Nell Gwynn Review

Gemma Arterton in Nell Gwynn. Images by Tristram Kenton
Gemma Arterton in Nell Gwynn. Images by Tristram Kenton

The reputation of Nell Gwynn has always been larger than life. A cockney sparrow, voluptuous breasts falling out of her 17th century corseted dress, oranges on sale and much more besides. This was a woman from the brothels of London who became one of theatre’s first actresses and rose to become mistress to a king. It’s the stuff of legend.

Writer Jessica Swale came up with a joyous interpretation of the tale for The Globe last year and now this hilarious and fruity romp has transferred to the West End.

Nell Gwynn is a fabulously bawdy love letter to the stage that is set in a theatre (dressed with Hugh Durrant’s sumptuous set), that’s around the corner from the Apollo, where this production is now playing.

It’s packed with in-jokes, loads of knowing nods to the audience, double entendres, and a dog. Oliver Cromwell (played by Milly), the Cavalier King Charles Spaniel, got his/her own ovation and applause on opening night. You can’t beat a real live dog, as they discovered in Shakespeare In Love.

Gemma Arterton (Nell Gwynn) and David Sturzaker (Charles II) in Nell Gwynn at the Apollo Theatre. Photo credit Tristram Kenton

In fact Nell Gwynn shares a lot of the same style and humour as SIL. It’s enchanting, enthralling and throughly entertaining. I had a silly smile on my face throughout, totally in love with Gemma Arterton’s lush performance as the luminous Nell.

I can totally understand the reasoning behind the West End transfer but the production does lose some of its atmosphere. The audience is made so much a part of the performance that there is the temptation to barrack and cheer, which is positively encouraged at The Globe but not in Shaftesbury Avenue.

But there are times when you’ve just got to respond to this wonderfully spirited and heartwarming tale of love and the theatre and, lubricated during an interval, the second act on opening night got rather lively.

Nell is standing in the pit of the Theatre Royal, Drury Lane, while the an actor attempts to get through a prologue. She heckles him as he struggles to remember his lines and he stops, all a fluster. “Shall I carry on?” he weakly begs his audience.

She’s later reprimanded by the King’s Company leading man, Charles Hart (Jay Taylor), who then encourages her onto the stage to try her hand at acting (at a time when only men performed). With her cheeky personality and bags of confidence Nell proves a natural and, as they say in showbiz, a star was born.

She soon attracts the eye of King Charles II (nicely played by David Sturzaker), a keen lover of the arts (and much more besides), and she becomes his mistress, possibly the only woman that he ever truly loved.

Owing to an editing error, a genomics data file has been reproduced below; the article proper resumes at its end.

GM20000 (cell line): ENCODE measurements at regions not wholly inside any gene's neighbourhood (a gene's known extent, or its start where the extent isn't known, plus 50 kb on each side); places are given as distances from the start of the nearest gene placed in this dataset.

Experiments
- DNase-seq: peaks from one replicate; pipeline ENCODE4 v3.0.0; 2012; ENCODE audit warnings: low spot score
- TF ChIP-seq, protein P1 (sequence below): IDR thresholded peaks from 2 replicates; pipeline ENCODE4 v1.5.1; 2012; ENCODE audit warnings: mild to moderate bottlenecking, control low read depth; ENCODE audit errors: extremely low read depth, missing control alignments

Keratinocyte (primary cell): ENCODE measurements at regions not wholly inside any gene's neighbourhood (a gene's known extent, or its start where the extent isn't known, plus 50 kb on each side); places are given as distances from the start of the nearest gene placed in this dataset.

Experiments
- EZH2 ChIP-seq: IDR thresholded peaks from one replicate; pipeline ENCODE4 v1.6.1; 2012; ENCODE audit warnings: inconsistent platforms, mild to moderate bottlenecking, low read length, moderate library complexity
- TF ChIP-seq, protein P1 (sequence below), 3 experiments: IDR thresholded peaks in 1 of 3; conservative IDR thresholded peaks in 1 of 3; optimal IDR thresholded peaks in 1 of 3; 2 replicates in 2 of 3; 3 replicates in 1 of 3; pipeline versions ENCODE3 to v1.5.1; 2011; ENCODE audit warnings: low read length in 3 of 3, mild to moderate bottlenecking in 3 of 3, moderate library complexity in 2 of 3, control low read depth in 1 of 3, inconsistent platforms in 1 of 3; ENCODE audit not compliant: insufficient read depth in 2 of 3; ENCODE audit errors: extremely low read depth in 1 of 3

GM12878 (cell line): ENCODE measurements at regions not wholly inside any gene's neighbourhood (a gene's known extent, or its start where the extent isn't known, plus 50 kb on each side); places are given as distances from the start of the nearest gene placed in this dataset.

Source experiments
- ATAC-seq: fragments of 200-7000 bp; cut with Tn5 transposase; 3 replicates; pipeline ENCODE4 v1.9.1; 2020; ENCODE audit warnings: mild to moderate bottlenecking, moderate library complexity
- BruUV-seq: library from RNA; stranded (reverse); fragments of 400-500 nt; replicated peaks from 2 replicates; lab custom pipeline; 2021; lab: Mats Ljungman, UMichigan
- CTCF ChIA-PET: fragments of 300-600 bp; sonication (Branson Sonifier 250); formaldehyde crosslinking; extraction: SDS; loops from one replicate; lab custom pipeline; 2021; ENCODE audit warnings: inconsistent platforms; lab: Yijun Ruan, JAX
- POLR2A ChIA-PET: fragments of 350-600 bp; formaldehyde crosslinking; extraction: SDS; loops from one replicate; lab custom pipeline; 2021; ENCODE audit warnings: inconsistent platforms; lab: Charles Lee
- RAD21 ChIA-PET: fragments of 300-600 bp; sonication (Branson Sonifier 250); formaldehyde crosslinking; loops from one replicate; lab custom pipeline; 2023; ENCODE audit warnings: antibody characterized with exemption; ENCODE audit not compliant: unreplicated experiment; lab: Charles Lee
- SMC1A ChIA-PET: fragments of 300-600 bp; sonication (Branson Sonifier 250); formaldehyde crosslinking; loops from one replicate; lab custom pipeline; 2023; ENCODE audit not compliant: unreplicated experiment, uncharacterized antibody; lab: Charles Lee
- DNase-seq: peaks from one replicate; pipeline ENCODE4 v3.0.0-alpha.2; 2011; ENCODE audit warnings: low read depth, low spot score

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But in-between this endearing (and true) love story, played out in court and backstage at Drury Lane, there is an ensemble of richly drawn characters that you can’t help falling in love with.

Michelle Dotrice, who rose to fame in some TV’s Mothers Do ‘Ave Em as Michael Crawford’s long suffering wife, Betty, tries to act everyone else off the stage with a riotous performance as Nancy, Nell’s dresser and confidante.

She’s there with a ready quip, a loud aside or ribald comment that bring tears of laughter while you empathise with Edward Kynaston (Greg Haiste), a renowned actor who played the women’s roles on stage, who is in danger of being made redundant if they allow real women to perform.

“No woman can play a woman as well as I can play a woman!” he roars. “What does she have that I don’t?” he screams. “Tits” replies Nancy.

David Rintoul is always good value as the go-to actor for a scheming, cynical, bad guy. The look of utter disdain he gave the audience when we all cheered the dog’s arrival was priceless.

Arterton is peerless as the effervescent Nell but you do hope that she’s not going to be pigeon-holed by theatre directors into these chirpy, cockney, roles (this coming so soon after Made In Dagenham). She’s done classical theatre (not to mention a Bond film) and makes a charismatic leading lady.

Like all of The Globe’s productions, this is very much an ensemble piece with 16 superb actors giving top turns, a fantastic quartet providing the music (and a dog) and each are a sum of the whole. Every character is a treasure, from the brief appearance of Nell’s gin-soaked, brothel-owner, mum to Charles II Portuguese wife, Queen Catherine, who gives a poignant and dignified speech about her failure to give her husband an heir (both cameos wonderfully played by Sarah Woodward).

Director Christopher Luscombe has created a glorious, lively, entertaining comedy that occasionally veers towards a farce, which is no bad thing. I laughed from beginning to end and you will too.

Nell Gwynn is playing at the Apollo Theatre until April 30.

Review Rating
  • Nell Gwynn
4

Summary

Jessica Swale’s fruity Nell Gwynn, at London’s Apollo Theatre, is a glorious, lively, bawdy romp that will have you laughing from beginning to end. An absolute delight.

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